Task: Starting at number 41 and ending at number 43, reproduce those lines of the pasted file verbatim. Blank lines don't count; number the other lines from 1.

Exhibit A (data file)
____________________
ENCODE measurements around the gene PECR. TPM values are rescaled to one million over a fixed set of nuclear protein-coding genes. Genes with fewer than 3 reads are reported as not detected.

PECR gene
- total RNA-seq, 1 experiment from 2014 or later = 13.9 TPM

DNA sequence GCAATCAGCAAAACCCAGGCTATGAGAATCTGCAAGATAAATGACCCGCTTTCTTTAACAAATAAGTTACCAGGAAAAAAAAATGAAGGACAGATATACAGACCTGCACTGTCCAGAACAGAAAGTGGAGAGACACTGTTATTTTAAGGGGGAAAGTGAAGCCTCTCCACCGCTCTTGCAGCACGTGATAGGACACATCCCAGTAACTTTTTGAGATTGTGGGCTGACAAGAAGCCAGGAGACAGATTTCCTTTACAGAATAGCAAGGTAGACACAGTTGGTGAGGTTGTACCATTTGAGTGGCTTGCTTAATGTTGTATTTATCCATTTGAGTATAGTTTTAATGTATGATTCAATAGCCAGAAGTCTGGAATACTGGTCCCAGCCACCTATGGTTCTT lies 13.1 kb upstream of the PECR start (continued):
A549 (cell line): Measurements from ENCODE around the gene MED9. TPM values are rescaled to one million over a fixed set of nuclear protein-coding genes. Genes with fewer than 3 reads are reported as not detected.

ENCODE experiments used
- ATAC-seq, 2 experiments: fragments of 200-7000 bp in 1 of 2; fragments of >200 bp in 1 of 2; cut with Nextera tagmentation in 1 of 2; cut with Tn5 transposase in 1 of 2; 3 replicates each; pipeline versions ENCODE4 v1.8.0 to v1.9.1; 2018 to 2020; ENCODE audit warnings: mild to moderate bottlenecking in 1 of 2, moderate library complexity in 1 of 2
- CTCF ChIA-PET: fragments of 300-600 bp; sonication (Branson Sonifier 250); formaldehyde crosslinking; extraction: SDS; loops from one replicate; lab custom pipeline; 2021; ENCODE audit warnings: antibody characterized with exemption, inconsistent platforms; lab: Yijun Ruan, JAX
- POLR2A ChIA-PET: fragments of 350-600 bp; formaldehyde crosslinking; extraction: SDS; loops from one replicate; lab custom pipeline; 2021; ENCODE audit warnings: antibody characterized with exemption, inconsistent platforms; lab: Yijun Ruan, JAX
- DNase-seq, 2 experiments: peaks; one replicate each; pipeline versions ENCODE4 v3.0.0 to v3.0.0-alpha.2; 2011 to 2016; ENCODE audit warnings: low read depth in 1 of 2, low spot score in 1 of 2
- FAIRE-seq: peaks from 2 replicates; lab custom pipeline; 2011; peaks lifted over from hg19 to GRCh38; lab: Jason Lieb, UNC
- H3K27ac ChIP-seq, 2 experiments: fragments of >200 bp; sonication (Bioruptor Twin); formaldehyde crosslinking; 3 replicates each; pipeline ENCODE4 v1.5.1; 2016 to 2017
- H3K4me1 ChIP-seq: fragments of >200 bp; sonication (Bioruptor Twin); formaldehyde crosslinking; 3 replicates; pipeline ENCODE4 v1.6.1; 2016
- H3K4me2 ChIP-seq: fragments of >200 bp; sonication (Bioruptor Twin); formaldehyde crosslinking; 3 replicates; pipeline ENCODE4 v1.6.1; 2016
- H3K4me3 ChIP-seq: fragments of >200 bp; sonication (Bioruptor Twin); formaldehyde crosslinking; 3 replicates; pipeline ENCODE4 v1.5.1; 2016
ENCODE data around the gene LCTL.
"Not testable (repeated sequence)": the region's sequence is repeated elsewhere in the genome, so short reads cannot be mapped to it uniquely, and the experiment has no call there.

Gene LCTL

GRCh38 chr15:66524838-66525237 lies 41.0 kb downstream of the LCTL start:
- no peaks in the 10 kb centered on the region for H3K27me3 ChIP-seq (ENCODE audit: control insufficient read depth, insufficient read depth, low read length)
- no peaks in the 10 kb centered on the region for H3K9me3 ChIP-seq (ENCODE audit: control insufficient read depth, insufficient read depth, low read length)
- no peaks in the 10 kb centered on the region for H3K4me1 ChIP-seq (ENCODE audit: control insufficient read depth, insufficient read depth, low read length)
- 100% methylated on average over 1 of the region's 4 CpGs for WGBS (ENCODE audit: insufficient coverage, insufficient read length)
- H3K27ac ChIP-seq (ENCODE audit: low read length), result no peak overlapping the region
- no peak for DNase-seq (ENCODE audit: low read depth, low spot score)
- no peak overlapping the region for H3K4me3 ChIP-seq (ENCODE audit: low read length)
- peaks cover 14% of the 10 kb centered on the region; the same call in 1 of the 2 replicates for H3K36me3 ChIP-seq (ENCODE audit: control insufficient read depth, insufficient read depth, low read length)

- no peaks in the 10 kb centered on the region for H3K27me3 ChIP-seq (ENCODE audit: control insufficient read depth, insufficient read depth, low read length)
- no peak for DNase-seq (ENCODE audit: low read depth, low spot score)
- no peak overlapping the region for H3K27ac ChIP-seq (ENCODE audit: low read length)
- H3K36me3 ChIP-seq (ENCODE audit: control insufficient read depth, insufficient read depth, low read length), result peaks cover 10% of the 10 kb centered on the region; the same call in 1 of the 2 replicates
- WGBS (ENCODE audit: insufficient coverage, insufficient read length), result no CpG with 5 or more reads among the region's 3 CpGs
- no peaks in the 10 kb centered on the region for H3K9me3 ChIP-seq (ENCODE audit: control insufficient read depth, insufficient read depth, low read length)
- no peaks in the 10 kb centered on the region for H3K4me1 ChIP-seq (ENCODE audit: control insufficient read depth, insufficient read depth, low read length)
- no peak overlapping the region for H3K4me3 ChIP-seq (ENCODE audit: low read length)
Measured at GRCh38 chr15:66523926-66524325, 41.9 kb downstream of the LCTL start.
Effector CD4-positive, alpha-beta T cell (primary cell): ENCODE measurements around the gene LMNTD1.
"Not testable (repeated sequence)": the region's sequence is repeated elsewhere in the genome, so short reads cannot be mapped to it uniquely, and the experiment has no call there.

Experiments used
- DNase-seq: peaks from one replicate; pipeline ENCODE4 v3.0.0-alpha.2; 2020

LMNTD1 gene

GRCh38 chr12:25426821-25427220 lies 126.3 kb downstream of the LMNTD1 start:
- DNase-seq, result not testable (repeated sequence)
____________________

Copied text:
LMNTD1 gene

GRCh38 chr12:25426821-25427220 lies 126.3 kb downstream of the LMNTD1 start:
- DNase-seq, result not testable (repeated sequence)